NEW YORK (TheStreet) -- Yes, heart-wrenching. Target (TGT) burst into our lives in a big way in the early 2000s, showing us that great fashion for an evening out could be affordable. Sure, buying a TV was likely going to be a little more expensive at Target then mean, nasty Walmart (WMT), but that was OK as Target stores were an exhilarating shopping experience. After years of being depressed by the sloppy racks and dark lighting at J.C. Penney (JCP), Macy's (M), Sears (SHLD), and a host of defunct department stores, an entire generation welcomed a more respectable place to buy goods that probably weren't needed. Heck, this generation even emotionally connected (pre the uprising in puppy picture accounts on Twitter) with the cute Target bulls-eye puppy, Spot.
Quick aside: I believe Target needs to resurrect Spot in its national TV sports and social media marketing to reconnect with customers. You would be surprised by how puppies spread positive vibes, and social activity on Twitter (TWTR) and Facebook (FB).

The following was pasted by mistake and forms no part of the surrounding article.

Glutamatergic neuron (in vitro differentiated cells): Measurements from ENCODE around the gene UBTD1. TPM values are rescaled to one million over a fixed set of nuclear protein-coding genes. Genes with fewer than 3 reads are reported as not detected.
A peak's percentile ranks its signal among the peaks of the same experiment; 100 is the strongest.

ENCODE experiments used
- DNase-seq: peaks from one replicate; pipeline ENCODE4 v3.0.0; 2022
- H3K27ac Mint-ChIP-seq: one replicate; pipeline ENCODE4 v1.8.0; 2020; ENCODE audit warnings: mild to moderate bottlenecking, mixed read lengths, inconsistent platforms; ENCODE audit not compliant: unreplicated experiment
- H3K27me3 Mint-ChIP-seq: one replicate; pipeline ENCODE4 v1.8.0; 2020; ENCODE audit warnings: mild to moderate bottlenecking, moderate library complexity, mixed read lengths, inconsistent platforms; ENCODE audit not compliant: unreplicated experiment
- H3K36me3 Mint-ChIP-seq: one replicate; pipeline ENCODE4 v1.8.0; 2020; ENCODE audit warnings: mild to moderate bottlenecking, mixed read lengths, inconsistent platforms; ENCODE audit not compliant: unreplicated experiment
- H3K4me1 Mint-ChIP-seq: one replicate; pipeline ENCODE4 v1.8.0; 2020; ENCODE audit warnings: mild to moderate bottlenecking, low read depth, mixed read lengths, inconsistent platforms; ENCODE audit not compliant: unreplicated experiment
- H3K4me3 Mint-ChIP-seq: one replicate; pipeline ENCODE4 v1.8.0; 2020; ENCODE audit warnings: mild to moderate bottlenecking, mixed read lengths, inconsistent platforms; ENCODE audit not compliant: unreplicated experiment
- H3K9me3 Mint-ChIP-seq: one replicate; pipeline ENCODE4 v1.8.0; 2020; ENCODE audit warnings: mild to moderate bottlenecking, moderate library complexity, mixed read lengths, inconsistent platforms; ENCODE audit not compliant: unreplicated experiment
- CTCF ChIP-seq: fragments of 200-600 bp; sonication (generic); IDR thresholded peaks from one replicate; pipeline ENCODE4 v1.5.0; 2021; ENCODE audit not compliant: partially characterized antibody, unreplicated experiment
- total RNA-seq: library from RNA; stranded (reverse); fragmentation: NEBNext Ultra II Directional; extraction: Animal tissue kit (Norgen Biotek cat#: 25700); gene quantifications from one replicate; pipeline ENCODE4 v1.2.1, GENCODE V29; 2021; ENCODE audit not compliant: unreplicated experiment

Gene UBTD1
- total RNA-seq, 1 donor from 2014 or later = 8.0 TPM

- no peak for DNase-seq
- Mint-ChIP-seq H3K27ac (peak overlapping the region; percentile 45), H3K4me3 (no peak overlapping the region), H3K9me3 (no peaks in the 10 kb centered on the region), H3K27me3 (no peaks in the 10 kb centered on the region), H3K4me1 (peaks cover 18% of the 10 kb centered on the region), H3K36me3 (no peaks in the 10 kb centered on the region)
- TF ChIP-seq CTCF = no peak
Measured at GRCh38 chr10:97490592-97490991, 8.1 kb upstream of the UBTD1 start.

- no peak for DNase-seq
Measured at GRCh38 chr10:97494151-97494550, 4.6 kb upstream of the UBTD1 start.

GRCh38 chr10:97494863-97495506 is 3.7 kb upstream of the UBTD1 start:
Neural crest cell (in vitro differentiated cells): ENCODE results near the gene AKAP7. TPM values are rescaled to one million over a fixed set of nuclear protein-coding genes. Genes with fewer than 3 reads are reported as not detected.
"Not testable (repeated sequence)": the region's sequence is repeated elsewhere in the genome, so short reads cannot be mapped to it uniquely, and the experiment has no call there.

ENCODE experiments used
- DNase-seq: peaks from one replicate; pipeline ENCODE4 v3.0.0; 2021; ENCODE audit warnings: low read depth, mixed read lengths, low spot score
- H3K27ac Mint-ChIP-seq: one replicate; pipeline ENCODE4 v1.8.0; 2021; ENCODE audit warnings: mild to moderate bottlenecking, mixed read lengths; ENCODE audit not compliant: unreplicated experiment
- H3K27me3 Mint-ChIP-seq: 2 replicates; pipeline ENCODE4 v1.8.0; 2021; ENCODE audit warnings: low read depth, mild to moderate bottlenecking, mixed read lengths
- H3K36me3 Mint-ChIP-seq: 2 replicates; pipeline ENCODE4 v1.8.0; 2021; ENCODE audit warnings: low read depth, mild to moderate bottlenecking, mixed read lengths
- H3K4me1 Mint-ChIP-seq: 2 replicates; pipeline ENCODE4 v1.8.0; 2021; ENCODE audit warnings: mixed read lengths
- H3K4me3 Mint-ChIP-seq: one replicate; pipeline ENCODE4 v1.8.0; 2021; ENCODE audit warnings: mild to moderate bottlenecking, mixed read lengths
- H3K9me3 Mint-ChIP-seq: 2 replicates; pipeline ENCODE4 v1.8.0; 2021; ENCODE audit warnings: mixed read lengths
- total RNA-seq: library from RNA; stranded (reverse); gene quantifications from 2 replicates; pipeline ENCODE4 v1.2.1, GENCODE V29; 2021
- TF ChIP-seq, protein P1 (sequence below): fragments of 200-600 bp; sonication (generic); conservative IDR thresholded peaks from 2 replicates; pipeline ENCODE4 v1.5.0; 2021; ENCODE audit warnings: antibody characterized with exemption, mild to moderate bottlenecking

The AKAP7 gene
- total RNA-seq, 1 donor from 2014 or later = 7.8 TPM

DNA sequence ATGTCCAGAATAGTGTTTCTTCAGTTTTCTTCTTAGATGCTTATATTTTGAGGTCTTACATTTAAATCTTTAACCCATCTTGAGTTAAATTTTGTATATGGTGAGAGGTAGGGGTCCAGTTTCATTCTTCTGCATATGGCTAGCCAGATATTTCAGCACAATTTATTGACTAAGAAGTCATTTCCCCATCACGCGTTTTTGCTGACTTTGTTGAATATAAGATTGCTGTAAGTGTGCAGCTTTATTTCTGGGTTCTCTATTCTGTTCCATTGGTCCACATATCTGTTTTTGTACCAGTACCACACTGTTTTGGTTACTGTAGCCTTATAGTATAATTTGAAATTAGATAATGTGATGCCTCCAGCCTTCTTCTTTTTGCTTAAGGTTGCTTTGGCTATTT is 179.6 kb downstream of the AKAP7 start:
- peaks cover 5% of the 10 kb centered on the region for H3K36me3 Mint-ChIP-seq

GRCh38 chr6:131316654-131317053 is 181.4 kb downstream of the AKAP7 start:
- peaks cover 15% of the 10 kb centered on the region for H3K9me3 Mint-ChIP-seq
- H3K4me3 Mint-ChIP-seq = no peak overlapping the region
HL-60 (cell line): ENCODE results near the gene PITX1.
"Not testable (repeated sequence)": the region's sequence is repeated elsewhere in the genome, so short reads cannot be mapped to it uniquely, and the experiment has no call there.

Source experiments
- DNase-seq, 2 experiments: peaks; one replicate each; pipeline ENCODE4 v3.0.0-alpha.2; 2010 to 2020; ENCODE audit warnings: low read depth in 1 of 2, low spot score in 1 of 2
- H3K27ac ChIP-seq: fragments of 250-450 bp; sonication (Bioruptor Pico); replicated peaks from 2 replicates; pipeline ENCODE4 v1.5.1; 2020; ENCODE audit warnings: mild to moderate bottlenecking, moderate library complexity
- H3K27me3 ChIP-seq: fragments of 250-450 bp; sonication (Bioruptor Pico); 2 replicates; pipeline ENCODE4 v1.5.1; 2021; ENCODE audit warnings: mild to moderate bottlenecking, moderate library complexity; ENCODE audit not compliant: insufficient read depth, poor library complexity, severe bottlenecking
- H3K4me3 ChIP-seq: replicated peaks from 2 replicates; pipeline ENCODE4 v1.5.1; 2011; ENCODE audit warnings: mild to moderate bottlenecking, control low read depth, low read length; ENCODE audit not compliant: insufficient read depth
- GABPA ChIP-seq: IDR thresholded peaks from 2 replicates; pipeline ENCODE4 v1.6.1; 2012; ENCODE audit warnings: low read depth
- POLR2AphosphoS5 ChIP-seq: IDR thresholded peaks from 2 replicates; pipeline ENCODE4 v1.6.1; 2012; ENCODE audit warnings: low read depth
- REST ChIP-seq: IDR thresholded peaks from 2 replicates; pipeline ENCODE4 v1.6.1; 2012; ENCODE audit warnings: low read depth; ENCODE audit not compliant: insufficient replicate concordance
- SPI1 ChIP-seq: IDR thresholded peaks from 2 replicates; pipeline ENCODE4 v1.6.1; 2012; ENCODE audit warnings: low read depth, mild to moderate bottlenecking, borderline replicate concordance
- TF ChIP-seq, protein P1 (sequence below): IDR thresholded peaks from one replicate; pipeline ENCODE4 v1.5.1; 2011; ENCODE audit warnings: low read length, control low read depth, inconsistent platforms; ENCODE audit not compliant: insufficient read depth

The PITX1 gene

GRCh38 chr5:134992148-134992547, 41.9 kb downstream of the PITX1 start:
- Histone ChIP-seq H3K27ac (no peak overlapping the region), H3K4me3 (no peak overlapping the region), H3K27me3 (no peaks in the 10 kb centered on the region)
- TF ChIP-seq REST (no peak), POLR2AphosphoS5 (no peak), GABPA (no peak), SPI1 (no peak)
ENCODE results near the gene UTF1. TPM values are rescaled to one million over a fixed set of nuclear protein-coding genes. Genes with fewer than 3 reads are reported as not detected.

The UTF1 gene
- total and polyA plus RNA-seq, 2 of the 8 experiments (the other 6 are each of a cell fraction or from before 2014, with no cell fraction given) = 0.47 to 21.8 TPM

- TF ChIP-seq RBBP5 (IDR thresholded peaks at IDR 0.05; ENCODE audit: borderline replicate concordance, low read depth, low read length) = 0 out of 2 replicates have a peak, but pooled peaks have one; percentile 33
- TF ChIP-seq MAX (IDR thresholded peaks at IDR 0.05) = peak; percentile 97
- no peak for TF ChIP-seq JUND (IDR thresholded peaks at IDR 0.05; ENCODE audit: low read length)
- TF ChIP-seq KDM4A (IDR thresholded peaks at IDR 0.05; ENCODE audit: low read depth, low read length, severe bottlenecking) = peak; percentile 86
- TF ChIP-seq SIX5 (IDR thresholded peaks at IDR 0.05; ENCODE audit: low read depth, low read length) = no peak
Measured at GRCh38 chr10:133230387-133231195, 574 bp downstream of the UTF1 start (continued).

As a rookie stock analyst in 2004, despite being taught to check biases at the door in the research process, I couldn't help but to be mesmerized by Target's earnings calls. New, designer threads were always being released. Housewares were on fire due to collaborations with up and coming designers. Like Apple (AAPL), there was an anticipation of what was to come next at Target, and the stock price usually benefited from that great unknown. Unfortunately, the Target of 2014 is in serious trouble, and that is not me piling on the sensationalism as to keep you on the Web page. The sad aspect here: The troubles at Target have been quietly building, and are now very present in its U.S. stores and newly opened Canadian division. Problems with culture and store layouts run so deep I wonder if Target has the balance sheet and support in the market to orchestrate the turnaround that is lurking in the weeds looking out three to five years.